Pest Library: Rodents
Rodents (from Latin rodere, “to gnaw”) are mammals of the order Rodentia, which are characterized by a single pair of continuously growing incisors in each of the upper and lower jaws. About 40% of all mammal species are rodents; they are found in vast numbers on all continents except Antarctica. They are the most diversified mammalian order and live in a variety of terrestrial habitats, including human-made environments.
Species can be arboreal, fossorial (burrowing), or semiaquatic. Well-known rodents include mice, rats, squirrels, prairie dogs, porcupines, beavers, guinea pigs, hamsters, gerbils and capybaras. Other animals such as rabbits, hares, and pikas, whose incisors also grow continually, were once included with them, but are now considered to be in a separate order, the Lagomorpha. Nonetheless, Rodentia and Lagomorpha are sister groups, sharing a most recent common ancestor and forming the clade of Glires.
Most rodents are small animals with robust bodies, short limbs, and long tails. They use their sharp incisors to gnaw food, excavate burrows, and defend themselves. Most eat seeds or other plant material, but some have more varied diets. They tend to be social animals and many species live in societies with complex ways of communicating with each other. Mating among rodents can vary from monogamy, to polygyny, to promiscuity. Many have litters of underdeveloped, altricial young, while others are precocial (relatively well developed) at birth.
Some rodent species are serious agricultural pests, eating large quantities of food stored by humans. For example, in 2003, the amount of rice lost to mice and rats in Asia was estimated to be enough to feed 200 million people. Most of the damage worldwide is caused by a relatively small number of species, chiefly rats and mice.
Rodents are also significant vectors of disease. The black rat, with the fleas that it carries, plays a primary role in spreading the bacterium Yersinia pestis responsible for bubonic plague, and carries the organisms responsible for typhus, Weil’s disease, toxoplasmosis and trichinosis. A number of rodents carry hantaviruses, including the Puumala, Dobrava and Saaremaa viruses, which can infect humans. Rodents also help to transmit diseases including babesiosis, cutaneous leishmaniasis, human granulocytic anaplasmosis, Lyme disease, Omsk hemorrhagic fever, Powassan virus, rickettsialpox, relapsing fever, Rocky Mountain spotted fever, and West Nile virus.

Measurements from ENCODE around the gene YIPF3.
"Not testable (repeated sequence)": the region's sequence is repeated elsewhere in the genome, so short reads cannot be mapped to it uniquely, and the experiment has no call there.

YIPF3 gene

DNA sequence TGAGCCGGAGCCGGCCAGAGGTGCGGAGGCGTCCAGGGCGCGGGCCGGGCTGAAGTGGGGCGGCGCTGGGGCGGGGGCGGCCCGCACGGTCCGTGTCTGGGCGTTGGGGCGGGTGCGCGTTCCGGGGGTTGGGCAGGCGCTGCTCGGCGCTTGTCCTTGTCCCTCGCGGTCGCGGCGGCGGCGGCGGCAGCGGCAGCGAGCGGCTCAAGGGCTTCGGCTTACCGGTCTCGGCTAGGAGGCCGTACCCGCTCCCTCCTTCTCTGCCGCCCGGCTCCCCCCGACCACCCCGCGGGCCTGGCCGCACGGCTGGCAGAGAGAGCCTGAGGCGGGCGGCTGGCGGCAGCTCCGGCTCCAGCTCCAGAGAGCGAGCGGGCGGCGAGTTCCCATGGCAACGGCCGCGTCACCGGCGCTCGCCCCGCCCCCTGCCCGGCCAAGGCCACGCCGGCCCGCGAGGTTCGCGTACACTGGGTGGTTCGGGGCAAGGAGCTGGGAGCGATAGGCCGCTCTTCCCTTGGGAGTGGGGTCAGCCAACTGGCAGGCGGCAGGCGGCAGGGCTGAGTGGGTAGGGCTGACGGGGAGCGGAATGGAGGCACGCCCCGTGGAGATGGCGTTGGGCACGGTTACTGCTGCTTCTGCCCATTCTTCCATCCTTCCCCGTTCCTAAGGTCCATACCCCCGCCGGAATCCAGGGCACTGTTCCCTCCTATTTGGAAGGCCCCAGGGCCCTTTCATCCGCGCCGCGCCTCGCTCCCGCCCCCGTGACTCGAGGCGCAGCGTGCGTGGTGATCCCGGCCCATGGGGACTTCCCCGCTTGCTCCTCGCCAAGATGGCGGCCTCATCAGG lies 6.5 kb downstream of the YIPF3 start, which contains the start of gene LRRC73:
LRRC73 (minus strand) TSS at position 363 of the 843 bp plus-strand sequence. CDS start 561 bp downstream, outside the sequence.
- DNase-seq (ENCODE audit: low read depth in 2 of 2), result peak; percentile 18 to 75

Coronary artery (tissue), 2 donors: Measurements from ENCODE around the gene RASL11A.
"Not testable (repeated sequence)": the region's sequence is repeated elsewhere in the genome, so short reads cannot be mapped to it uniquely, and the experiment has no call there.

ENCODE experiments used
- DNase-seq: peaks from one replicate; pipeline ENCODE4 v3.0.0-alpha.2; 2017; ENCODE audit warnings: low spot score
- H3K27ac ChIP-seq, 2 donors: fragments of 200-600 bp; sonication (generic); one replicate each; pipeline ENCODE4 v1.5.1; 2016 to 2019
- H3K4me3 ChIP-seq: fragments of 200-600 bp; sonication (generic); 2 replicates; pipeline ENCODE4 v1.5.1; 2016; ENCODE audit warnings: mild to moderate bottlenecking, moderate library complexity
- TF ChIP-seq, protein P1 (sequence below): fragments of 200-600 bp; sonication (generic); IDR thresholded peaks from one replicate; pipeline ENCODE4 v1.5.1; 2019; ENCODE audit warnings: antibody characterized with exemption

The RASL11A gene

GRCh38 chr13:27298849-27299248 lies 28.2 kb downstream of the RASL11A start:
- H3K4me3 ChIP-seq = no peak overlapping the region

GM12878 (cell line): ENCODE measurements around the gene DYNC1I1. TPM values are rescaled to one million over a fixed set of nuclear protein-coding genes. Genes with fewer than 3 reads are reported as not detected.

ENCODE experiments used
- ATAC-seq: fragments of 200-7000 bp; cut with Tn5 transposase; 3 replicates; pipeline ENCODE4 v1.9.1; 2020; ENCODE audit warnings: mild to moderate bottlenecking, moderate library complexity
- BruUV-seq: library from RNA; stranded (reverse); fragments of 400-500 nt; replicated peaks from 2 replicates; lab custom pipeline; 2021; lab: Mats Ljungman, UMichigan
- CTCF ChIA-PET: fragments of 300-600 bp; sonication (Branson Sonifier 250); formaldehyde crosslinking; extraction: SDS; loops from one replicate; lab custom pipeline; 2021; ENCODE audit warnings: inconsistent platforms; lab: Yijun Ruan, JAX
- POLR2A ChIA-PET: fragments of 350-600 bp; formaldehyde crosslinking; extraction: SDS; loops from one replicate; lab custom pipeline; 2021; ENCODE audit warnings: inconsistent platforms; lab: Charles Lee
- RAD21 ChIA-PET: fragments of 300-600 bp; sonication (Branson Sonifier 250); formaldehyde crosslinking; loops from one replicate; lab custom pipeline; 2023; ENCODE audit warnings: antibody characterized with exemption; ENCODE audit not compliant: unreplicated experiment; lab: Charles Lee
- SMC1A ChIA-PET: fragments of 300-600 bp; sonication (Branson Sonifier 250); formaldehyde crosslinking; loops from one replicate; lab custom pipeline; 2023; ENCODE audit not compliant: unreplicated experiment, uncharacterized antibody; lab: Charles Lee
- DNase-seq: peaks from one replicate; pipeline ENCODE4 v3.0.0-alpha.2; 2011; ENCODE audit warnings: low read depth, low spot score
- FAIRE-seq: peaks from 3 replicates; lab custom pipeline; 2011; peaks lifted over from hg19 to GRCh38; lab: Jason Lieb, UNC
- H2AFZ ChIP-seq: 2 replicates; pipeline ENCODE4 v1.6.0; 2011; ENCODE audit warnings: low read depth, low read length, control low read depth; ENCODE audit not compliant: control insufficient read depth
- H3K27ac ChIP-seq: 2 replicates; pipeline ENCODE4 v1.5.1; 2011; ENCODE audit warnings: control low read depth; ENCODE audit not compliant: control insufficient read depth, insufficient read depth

Because rodents are a nuisance and endanger public health, human societies often attempt to control them. Traditionally, this involved poisoning and trapping, methods that were not always safe or effective. More recently, integrated pest management attempts to improve control with a combination of surveys to determine the size and distribution of the pest population, the establishment of tolerance limits (levels of pest activity at which to intervene), interventions, and evaluation of effectiveness based on repeated surveys. Interventions may include education, making and applying laws and regulations, modifying the habitat, changing farming practices, and biological control using pathogens or predators, as well as poisoning and trapping. The use of pathogens such as Salmonella has the drawback that they can infect man and domestic animals, and rodents often become resistant. The use of predators including ferrets, mongooses and monitor lizards has been found unsatisfactory. Domestic and feral cats are able to control rodents effectively, provided the rodent population is not too large.
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Spiders: Black Widow Spider , Brown Recluse Spider, Cellar Spider, Crab Spider, Domestic House Spider, Funnelweb Spider, Garden Spider, Ground Spider, Hobo Spider, House Spider, Jumping Spider, Spiny-backed Orb Weaver Spider, Tarantula, Wolf Spider and Yellow Sac Spider.
Stinging Pests: Africanized Honeybee, American Dog Tick, Bald-faced Hornet, Bed Bugs, Bird Lice, Bird Mite, Deer Tick, Brown Dog Tick, Bumblebee, Carpenter Bee, Cat Flea, European Hornet, Fire Ant, Honeybee, Human Head Lice, Kissing Bug, Lone Star Tick, Paper Wasp, Scorpion, Soft Tick, Thrips and Yellow Jacket.
Ticks and Mites: American Dog Tick, Bird Mite, Black-legged Tick, Brown Dog Tick, Clover Mite, Lone Star Tick and Soft Tick.
Other Pests: American Spider Beetle, Bean Weevil, Cigarette Beetle, Cowpea Weevil, Dried Fruit Beetle, Drugstore Beetle, Foreign Grain Beetles, Indian Meal Moth, Larder Beetle, Mediterranean Flour Moth, Red or Confused Flour Beetle, Rice & Granary Weevils, Sawtoothed & Merchant, Grain Beetles, Shiny Spider Beetle, Cabinet Beetles, Centipedes & Millipedes, Chinch Bugs and Earwigs.